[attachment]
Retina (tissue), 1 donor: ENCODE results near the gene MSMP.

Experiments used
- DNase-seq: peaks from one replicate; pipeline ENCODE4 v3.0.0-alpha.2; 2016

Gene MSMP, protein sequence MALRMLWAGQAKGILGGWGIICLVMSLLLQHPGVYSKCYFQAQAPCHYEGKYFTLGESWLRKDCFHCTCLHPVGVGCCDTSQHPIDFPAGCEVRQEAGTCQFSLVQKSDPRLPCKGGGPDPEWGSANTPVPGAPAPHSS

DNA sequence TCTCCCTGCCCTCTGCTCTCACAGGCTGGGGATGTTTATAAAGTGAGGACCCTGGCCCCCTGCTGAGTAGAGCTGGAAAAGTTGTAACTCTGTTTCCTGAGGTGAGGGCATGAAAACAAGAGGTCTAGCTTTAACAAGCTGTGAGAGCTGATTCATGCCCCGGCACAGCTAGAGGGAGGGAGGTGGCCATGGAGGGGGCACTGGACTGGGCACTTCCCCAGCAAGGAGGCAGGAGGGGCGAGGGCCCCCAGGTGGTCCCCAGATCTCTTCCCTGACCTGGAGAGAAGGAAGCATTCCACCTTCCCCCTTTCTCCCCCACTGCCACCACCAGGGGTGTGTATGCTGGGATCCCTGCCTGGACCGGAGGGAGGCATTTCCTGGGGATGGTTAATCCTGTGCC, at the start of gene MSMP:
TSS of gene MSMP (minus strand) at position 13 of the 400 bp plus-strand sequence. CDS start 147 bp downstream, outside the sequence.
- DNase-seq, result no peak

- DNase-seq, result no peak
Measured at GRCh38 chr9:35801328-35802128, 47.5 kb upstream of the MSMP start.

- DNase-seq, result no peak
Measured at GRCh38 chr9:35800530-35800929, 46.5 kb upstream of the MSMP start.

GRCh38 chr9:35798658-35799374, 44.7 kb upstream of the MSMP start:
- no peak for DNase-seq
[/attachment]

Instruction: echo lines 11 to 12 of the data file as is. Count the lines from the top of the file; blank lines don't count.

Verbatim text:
Measured at GRCh38 chr9:35800530-35800929, 46.5 kb upstream of the MSMP start.

GRCh38 chr9:35798658-35799374, 44.7 kb upstream of the MSMP start: